The Trafficking Protocol's language on sexual exploitation is also significant.  On one hand, the Trafficking Protocol acknowledges that trafficking in women is frequently for the purposes of prostitution and sexual exploitation.  On the other hand, the Protocol expands the previously-accepted definitions of trafficking to include all forms of forced labor, slavery and servitude, even within a country's borders.  Finally, the drafters of the Trafficking Protocol deliberately left the terms "exploitation of the prostitution of others" and "sexual exploitation" undefined.  This was the only way to achieve consensus among countries that criminalize prostitution and those which have laws that regulate (and decriminalize) adult sex work.  More information about the debate over the definition of trafficking can be found in the Trafficking: Explore the Issue section of this site.

Article 3 of the Trafficking Protocol further states that "the consent of a victim of trafficking in persons to the intended exploitation . . . shall be irrelevant where any of the means set forth [above] have been used."  This provision is consistent with international legal norms dictating that a person cannot legally consent when force, coercion, deception or abuse of power have been used.  The Interpretive Notes (Travaux Préparatories) to the Protocol clarify that a person in a "position of vulnerability" refers to "any situation in which the person involved has no real and acceptable alternative but to submit to the abuse involved."  By definition, if the crimes of forced labor, slavery or servitude have occurred, consent is irrelevant.  Thus, the very common situation in which a woman consents to certain specific actions, such as using false documents, working illegally abroad or working as a prostitute, will not allow a defendant to argue that she consented to be trafficked.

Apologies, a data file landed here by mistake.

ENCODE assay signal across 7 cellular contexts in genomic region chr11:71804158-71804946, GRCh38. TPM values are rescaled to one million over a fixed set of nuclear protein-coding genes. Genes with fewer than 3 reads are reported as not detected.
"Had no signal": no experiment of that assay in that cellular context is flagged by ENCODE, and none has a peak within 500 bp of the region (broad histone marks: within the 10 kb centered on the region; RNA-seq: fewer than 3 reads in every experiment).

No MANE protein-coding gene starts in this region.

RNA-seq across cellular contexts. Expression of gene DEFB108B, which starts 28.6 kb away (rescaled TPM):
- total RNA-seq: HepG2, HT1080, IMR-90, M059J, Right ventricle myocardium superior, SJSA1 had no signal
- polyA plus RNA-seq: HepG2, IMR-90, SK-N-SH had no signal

Article 2 of the Trafficking Protocol, the Statement of Purpose, sets forth the goals of the document:

To prevent and combat trafficking in persons, paying particular attention to women and children;
To protect and assist the victims of such trafficking, with full respect for their uman rights;
To promote cooperation among States Parties in order to meet those objectives.

Significantly, the Protocol articulates a need for State Parties to cooperate.  States should cooperate across borders on the following actions, outlined in the Trafficking Protocol: assistance and protection of victims (Article 6), repatriation of victims (Article 8), information exchange and training (Article 10) and border measures (Article 11).  Effective measures to combat trafficking require harmonized efforts by national governments

The relatively weak human rights language of the Trafficking Protocol is not reflective of an overall UN policy on trafficking victims' human rights.  In fact, the Recommended Principles and Guidelines on Human Rights and Human Trafficking, issued by the High Commissioner for Human Rights in May 2002 sets forth the primacy of human rights, which "shall be at the center of all efforts to prevent and combat trafficking and to protect, assist and provide redress to victims."  While not legally binding, the Recommended Principles are a document that is politically influential.  The document contains eleven recommended guidelines, including one on the promotion and protection of human rights, which begins "Violations of human rights are both a cause and a consequence of trafficking in persons.  Accordingly, it is essential to place the protection of all human rights at the center of any measures taken to prevent and end trafficking.  Anti-trafficking measures should not adversely affect the human rights and dignity of persons and, in particular, the rights of those who have been trafficked, migrants, internally displaced persons, refugees and asylum-seekers."  Thus, when read in conjunction with the Trafficking Protocol's purpose, the Recommended Principles provide advocates with useful guidelines on how to shape domestic law and policy.